[ Recommended accommodation in Puerto Escondido: Mayflower ]

If Puerto Escondido is just not for you and you want to escape the touristy atmosphere and find some true relaxation, go a bit further south towards Zipolite and Mazunte. These places are tiny villages, totally laid back, notorious for their beautiful beaches, and not yet disturbed by the mass tourism. All you can do is laze about in a hammock with a Corona in your hand, swim in the ocean or lie on the beach. Accommodation consists of cabañas on the beach where you sleep in hammocks.


Oaxaca is a busy but pleasant town with nice colourful buildings, the big and abundantly decorated church Santo Domingo, and best of all with a number of markets where you can find just about everything: from cheap food, to weaving women in traditional clothing, to chapulines - fried grasshopper-like insects which are considered a local delicacy. There are four markets to be found throughout the city, all of which are definitely worth a visit. Mercado de Abastos is the biggest one, a true cacophony of sights, sounds and smells. Mercado 20 de Noviembre has many food stalls where you can get yourself a cheap dinner or lunch. Mercado Benito Juárez has a little bit of everything. And the Mercado Artesanal has, as its name suggests, local crafts (which is in many cases actually a synonym for tourist crap). While you're in Oaxaca, do not forget to try the chocolate which is one of the world's finest (best enjoyed as a hot drink) and of course try the mezcal (a highly alcoholic drink made out of cactus; you drink it in shots much like tequila).

[ Recommended accommodation in Oaxaca: Hostal Pochon ]

Hierve El Agua, Mexico

Oaxaca is also a place from which you can do many good daytrips. Monte Albán is the daytrip most frequently done by travellers: this ancient site has ruins, pyramids, walls, terraces, tombs, staircases and sculptures. Another good way to spend a day is to rent a mountain bike and simply bike through the stunning landscapes that surround the city. And about 50 kilometres out of Oaxaca you'll find Hierve El Agua, a beautiful nature park where minerals have petrified into what appears as a waterfall of stone. There are also some naturally formed pools to swim in, and some amazing views to marvel at.

San Cristobal de las Casas, Mexico

San Cristóbal de las Casas & Palenque

Situated in the province of Chiapas, built up in a very colonial style with low, brightly-coloured buildings and small one-way cobblestone streets, and one of the most beautiful and cheapest places within Mexico. Because of its altitude it's a lot colder than most other places in Mexico, a fact heavily exploited by the local handcraft market by trying to sell everybody one of their indigenous-looking sweaters. San Cristóbal de las Casas is also one of the biggest points of departure to Guatemala.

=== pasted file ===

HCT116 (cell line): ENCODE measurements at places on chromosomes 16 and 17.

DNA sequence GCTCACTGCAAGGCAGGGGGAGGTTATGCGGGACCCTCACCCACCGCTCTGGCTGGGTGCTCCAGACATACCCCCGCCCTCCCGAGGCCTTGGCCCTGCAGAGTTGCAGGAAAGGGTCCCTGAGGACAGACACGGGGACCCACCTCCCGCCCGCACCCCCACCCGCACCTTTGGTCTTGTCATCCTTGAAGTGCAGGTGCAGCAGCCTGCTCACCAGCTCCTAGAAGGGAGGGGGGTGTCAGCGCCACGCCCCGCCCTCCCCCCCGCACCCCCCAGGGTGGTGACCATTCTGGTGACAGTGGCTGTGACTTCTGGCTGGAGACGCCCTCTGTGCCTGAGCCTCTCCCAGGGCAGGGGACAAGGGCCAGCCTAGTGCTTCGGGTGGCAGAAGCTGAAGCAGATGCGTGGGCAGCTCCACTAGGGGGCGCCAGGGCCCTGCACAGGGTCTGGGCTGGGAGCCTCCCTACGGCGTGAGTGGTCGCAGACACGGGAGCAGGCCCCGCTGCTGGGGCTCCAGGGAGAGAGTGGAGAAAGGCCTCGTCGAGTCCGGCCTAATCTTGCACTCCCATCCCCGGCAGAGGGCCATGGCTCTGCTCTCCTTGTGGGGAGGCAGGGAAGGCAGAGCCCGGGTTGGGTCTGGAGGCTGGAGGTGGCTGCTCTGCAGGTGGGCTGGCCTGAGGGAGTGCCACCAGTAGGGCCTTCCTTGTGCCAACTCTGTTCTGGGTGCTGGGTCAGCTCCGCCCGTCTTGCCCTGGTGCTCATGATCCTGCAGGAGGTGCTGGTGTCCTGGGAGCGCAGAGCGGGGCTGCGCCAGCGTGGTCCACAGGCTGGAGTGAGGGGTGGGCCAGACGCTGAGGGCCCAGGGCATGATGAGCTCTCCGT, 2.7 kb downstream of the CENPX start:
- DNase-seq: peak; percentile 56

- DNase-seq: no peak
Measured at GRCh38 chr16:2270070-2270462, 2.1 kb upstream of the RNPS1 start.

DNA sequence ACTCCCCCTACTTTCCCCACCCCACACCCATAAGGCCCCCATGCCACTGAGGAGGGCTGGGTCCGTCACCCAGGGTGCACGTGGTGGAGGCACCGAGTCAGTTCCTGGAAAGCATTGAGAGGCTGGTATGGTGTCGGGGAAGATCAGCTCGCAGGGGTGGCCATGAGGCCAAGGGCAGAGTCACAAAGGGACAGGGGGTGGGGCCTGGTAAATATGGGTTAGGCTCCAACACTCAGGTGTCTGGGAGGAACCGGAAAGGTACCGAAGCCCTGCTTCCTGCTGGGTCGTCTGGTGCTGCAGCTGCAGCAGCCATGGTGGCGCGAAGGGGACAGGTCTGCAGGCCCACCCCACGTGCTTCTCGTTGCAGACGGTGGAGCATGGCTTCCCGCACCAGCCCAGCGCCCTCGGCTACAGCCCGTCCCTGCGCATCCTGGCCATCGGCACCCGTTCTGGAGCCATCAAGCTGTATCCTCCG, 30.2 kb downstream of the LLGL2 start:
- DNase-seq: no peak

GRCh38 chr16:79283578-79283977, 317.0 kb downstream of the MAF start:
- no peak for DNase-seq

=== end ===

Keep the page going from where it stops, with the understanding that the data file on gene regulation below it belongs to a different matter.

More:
[ Recommended accommodation in San Cristóbal de las Casas: Backpackers Hostel ]

The surroundings of San Cristóbal have a lot to offer, and make great day trips. The most popular daytrip that can be done is an organized tour of sightseeing at Palenque and Agua Azul. Palenque is one of the most stunning Maya ruins in Mexico, situated in the middle of the jungle (bring mosquito repellent!) and should not be missed. Agua Azul is a series of impressive waterfalls and rapids. By the way, if you'd like to visit these sights on your own schedule, then it comes recommended to find some accommodation a bit closer by Palenque. For example in El Panchan - Maya for 'heaven on earth' - which is a fascinating hippie sort of town between Palenque town and the ruins.

Other daytrips. Sumidero Canyon, a spectacular boat trip through a gigantic high canyon. You'll see crocodiles and howler monkeys if you're lucky. Quite impressive. Another nice way to spend a day is to go horseback riding through the beautiful surroundings and/or visiting the lovely nearby villages.

Bits 'n pieces

  • When travelling by bus in Mexico, it's best to take an overnight bus if travel time is six hours or more. By doing this you'll save one night of accommodation and you won't lose a day to spend on more interesting things.
  • Mexico has a relatively warm climate, so most buses have air-conditioning. Unfortunately they're all set to a North pole like temperature. So bring a sweater, or you might freeze to death.
  • Mexicans eat chili on everything, and loads of it. Be prepared.
  • It's useful to have some basic knowledge of Spanish before arriving into Mexico.
  • Find and book hostels in Mexico.
  • For discussion and more information: the Backpacker Forums!

About the author

  • Author: James Mostert
  • From: The Netherlands
  • Website: James' travelog
  • E-mail: james @